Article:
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Coastal homeowners stagger under insurance costs

Saturday - 6/1/2013, 10:12am  ET

In this Monday, May 27, 2013 photo, Nancy Loft Powers poses with a sign she made in front of her home in Deerfield Beach, Fla. Powers had to sell other properties she owned because she could no longer afford the insurance. From Cape Cod to Texas, rates for coverage against tropical storms have risen sharply since 2003, financially pinching homeowners and sparking outrage as insurance companies report profits that are higher in many coastal areas than inland for homeowners insurance. (AP Photo/Wilfredo Lee)

JEFF AMY
Associated Press

GULF SHORES, Ala. (AP) -- When Stan Virden moved into his 2,400-square-foot house overlooking a rock-lined canal in 1996, he paid less than $1,000 a year for homeowners insurance.

Now, as he seeks to move to Atlanta to be near family, Virden says potential buyers for the house are being scared off by the annual premium, which has skyrocketed to $5,000.

"We feel like we're prisoners here now because the market is so screwed up because of this," the 80-year-old retired Navy captain said.

From Cape Cod to the southern tip of Texas, rates for homeowner coverage have risen sharply since 2003, pinching homeowners financially, forcing them to take greater risk by accepting higher deductibles and sparking outrage as insurance companies report profits higher in many coastal states than inland.

Nationwide, the cost of homeowners insurance rose 36 percent from 2003 to 2010 -- almost double the rate of inflation. Of the 15 states where rates increased by the largest percentages in that time, 14 border the Gulf of Mexico or the Atlantic Ocean, according to an analysis of National Association of Insurance Commissioners figures by The Associated Press. All those states saw rates go up at least 44 percent. Rates in Florida rose 91 percent, most in the nation, while rates in Rhode Island went up 62 percent.

Insurers say the increases are necessary to offset the risk they take in insuring millions of homeowners in harm's way, but their increasingly angry customers question how they calculate rates and whether state officials in charge of balancing public and corporate interest are being too favorable toward the companies.

"It's hard to see how the insurance companies can justify the kind of premiums we have to pay down here," Virden said.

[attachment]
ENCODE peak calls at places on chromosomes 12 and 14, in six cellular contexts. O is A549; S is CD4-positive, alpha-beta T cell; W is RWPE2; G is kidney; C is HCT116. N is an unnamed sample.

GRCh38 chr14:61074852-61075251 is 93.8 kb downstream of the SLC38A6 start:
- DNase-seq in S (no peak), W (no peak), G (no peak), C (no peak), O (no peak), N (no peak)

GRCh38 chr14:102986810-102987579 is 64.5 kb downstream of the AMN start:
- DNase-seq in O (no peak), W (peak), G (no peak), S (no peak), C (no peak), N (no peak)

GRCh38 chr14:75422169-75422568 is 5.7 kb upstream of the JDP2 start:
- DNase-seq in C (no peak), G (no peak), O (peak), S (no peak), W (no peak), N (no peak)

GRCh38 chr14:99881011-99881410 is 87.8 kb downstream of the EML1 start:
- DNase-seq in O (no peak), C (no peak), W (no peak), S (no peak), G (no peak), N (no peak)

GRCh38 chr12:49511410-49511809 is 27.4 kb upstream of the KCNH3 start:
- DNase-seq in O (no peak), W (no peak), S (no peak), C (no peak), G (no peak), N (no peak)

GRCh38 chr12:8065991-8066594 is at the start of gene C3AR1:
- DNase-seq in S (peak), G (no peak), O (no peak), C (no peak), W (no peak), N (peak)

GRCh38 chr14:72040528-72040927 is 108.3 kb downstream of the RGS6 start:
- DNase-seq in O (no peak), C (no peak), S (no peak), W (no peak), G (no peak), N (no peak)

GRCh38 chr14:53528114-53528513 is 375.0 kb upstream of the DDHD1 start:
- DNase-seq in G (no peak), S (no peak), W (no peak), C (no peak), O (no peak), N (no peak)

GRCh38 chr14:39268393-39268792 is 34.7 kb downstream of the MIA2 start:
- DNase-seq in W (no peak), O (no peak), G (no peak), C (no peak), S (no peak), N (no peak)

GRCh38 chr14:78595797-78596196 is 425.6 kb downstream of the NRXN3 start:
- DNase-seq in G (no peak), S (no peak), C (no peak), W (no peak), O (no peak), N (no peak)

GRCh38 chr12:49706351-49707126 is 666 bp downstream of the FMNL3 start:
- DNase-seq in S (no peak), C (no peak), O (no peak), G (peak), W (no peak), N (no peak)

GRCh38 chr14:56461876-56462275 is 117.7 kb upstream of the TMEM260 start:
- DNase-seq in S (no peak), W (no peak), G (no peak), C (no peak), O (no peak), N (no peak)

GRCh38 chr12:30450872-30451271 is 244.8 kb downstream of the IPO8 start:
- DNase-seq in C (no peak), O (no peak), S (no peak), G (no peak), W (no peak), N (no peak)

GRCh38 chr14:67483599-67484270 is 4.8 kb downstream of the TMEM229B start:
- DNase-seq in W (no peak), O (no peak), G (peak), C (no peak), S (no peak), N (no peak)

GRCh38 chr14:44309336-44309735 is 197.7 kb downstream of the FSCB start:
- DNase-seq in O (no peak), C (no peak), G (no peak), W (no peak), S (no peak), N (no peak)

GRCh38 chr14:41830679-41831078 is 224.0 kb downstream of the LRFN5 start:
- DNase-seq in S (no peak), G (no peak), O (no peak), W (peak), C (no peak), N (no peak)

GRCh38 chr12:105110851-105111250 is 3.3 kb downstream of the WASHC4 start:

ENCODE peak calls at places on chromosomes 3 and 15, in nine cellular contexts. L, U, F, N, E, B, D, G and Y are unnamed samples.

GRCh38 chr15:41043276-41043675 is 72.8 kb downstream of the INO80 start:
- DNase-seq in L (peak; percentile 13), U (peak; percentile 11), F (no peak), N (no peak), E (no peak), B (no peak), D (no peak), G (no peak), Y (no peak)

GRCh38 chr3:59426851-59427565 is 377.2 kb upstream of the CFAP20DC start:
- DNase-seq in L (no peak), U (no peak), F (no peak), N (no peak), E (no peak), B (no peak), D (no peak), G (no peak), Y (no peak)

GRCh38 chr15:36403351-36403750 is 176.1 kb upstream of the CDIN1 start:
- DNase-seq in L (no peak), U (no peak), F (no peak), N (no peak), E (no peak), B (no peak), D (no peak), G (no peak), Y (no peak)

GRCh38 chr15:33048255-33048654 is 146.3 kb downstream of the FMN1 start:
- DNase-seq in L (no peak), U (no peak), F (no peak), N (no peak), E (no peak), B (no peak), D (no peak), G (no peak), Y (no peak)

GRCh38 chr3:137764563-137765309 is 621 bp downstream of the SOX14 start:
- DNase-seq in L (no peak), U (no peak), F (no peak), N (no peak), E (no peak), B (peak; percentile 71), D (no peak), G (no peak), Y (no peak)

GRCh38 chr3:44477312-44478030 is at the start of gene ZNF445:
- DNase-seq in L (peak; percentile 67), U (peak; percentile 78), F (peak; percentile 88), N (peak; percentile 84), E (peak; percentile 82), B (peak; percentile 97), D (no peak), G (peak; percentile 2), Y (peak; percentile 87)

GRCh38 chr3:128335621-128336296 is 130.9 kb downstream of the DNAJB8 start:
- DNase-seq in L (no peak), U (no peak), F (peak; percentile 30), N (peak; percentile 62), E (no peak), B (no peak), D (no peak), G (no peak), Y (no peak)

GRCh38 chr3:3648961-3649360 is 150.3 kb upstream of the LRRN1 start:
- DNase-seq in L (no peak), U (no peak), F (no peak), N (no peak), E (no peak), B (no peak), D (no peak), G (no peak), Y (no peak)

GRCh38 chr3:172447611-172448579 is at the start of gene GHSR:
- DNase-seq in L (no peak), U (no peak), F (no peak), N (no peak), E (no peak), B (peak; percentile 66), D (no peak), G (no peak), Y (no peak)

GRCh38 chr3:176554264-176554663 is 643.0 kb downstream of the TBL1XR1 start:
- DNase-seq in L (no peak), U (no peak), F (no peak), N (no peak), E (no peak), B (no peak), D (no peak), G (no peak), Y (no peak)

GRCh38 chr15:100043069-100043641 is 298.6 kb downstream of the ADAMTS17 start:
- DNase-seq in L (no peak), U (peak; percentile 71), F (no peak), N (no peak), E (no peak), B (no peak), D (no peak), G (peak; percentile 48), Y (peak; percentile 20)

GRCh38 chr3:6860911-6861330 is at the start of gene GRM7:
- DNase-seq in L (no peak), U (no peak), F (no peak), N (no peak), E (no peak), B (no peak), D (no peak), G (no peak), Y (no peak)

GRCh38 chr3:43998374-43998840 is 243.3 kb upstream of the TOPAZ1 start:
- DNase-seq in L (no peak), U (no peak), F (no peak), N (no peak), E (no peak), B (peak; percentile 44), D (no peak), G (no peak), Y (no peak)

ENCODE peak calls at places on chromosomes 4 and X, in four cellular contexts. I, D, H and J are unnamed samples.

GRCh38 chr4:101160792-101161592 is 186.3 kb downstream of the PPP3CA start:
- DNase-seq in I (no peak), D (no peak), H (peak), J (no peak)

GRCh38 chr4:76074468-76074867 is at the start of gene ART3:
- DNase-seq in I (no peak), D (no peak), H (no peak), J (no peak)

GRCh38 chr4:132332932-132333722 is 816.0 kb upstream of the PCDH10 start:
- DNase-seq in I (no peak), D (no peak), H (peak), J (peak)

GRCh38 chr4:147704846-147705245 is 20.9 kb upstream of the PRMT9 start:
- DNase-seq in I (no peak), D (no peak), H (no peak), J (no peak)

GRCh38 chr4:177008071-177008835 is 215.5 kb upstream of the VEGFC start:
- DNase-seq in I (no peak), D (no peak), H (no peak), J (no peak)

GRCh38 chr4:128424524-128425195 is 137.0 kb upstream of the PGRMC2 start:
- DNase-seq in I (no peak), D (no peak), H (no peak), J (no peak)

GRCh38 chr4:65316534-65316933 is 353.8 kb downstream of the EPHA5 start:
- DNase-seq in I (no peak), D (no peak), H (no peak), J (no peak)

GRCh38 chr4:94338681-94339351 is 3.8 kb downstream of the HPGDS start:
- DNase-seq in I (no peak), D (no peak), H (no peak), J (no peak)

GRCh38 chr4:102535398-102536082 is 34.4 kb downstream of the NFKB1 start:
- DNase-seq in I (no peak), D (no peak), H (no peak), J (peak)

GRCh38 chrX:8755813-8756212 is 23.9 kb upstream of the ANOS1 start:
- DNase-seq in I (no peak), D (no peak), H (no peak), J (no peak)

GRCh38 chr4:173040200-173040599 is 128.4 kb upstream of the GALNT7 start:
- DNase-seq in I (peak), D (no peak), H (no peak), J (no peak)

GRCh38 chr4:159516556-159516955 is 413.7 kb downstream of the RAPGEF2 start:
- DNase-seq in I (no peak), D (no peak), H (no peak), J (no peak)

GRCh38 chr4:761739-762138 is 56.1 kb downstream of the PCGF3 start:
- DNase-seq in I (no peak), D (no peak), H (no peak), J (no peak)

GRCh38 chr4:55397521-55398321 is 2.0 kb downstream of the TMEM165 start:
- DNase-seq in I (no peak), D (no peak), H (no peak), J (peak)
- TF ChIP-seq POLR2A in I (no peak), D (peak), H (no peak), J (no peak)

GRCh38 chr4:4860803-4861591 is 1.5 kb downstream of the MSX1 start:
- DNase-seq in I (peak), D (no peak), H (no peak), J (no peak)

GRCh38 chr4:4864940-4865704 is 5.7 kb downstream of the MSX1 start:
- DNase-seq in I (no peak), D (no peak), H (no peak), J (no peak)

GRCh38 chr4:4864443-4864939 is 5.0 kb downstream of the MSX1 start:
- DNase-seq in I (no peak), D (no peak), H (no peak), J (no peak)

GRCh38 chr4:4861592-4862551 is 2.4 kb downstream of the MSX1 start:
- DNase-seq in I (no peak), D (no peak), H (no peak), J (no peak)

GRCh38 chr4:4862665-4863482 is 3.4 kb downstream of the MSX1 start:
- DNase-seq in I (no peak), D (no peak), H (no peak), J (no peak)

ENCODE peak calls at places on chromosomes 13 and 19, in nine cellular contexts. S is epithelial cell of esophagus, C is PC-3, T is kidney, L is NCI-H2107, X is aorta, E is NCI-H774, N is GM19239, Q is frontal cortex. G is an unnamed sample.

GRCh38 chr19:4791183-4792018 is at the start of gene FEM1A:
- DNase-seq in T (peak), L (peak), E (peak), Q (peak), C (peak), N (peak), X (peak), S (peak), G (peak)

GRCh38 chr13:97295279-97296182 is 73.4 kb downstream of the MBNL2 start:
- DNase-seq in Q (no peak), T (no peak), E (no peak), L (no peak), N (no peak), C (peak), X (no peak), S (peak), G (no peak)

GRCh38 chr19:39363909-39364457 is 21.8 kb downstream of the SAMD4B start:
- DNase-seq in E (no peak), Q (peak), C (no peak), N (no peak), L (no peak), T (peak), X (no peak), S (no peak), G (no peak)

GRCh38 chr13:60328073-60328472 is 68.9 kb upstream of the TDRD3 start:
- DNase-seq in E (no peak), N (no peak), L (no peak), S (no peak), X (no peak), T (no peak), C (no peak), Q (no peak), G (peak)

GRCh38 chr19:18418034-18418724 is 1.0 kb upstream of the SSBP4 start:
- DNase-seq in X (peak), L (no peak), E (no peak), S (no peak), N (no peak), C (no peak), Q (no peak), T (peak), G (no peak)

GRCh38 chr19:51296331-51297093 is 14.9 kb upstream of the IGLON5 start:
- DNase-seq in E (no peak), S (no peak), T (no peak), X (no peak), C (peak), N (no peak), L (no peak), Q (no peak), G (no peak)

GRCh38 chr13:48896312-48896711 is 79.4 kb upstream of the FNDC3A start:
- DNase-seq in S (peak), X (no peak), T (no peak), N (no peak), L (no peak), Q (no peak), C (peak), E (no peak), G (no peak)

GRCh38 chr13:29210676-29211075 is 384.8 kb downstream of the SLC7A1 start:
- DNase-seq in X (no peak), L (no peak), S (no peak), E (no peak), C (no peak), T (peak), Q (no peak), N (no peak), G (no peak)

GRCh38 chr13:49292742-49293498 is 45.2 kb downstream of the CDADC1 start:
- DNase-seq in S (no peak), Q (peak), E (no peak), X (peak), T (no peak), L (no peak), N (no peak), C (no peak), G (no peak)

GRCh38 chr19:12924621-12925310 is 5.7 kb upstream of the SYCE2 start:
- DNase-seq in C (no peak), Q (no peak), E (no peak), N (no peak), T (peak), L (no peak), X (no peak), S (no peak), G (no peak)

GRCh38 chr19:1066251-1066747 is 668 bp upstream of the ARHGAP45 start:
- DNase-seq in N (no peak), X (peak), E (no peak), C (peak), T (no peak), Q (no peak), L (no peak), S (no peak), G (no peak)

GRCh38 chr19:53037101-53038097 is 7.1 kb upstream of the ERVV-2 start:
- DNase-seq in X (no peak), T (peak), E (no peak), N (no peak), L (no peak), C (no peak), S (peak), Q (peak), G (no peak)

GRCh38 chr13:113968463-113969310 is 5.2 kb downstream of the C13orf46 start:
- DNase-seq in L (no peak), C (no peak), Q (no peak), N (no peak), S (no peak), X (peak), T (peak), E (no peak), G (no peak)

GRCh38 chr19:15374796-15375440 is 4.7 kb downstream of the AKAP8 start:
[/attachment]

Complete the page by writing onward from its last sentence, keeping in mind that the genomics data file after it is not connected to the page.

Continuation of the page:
Rate increases have leveled off in recent years, and some homeowners have even found cheaper policies. But it's clear prices aren't going back to where they were before the spike following the expensive hurricane seasons of 2004 and 2005.

Overall, coastal homeowners in 18 states along the Gulf and Atlantic pay about $4 billion more than inland residents for insurance against hurricane winds, according to AP calculations using comparisons of coastal and inland rates in states where they're available.

The Atlantic hurricane season officially starts Saturday and runs through Nov. 30. Forecasters project 13 to 20 named storms.

Worsening the situation: premiums for the federally run National Flood Insurance Program -- whose policies many coastal homeowners also must buy -- are scheduled to shoot up Oct. 1. A homeowners policy typically covers wind, but not flood damage.

With the U.S. housing market in a slow revival, it may be too early to say what the skyrocketing insurance rates could do. Some real estate agents in coastal areas say there are warning signs.

Starke Irvine, an agent in Daphne, Ala., said the cost of insurance is driving down the market value of homes there. Homebuyers have only so much to pay toward a mortgage, insurance and taxes.

Some critics also say insurers are inflating the insured value of houses, saying they would cost more to rebuild, thus raising the total bill each year without raising rates.

"We've had insurers applying a 10 percent to 12 percent inflation factor every year to dwelling value," said Willo Kelly, who lobbies for real estate agents and homebuilders on North Carolina's Outer Banks. "Every increase that company applies to dwelling value is an increase in the premium, an increase in the deductible and an increase in the agent's commission."

A study by consulting group Towers Watson showed the cost of the goods and services insurers typically buy to pay a homeowners claim has actually declined from 2009 to 2012. That reflects falling building costs, said Towers Watson risk consultant Jeremy Pecora.

It's still unclear how the $19 billion in privately insured damages caused by Superstorm Sandy in October 2012 will hit policyholders. In the Northeast, insurers started seeking higher rates after Tropical Storm Irene in 2011 and continue to seek increases of up to 10 percent.

Industry advocates say the increases were inevitable. "Insurance rates in hurricane areas were too low for too long," said libertarian-leaning Eli Lehrer of the Washington, D.C.-based R Street Institute.

Robert Hartwig, president of the industry-backed Insurance Information Institute in New York, said insurers may have sold policies cheaply to attract customers to more profitable auto and life insurance, and regulators may have been unfairly holding prices down in some states.

And, he said, claims from severe weather have gone up. The Insurance Research Council found hurricanes and other weather catastrophes caused 39 percent of nationwide homeowners insurance claims payments from 2004-2011, compared with 25 percent from 1997-2003.

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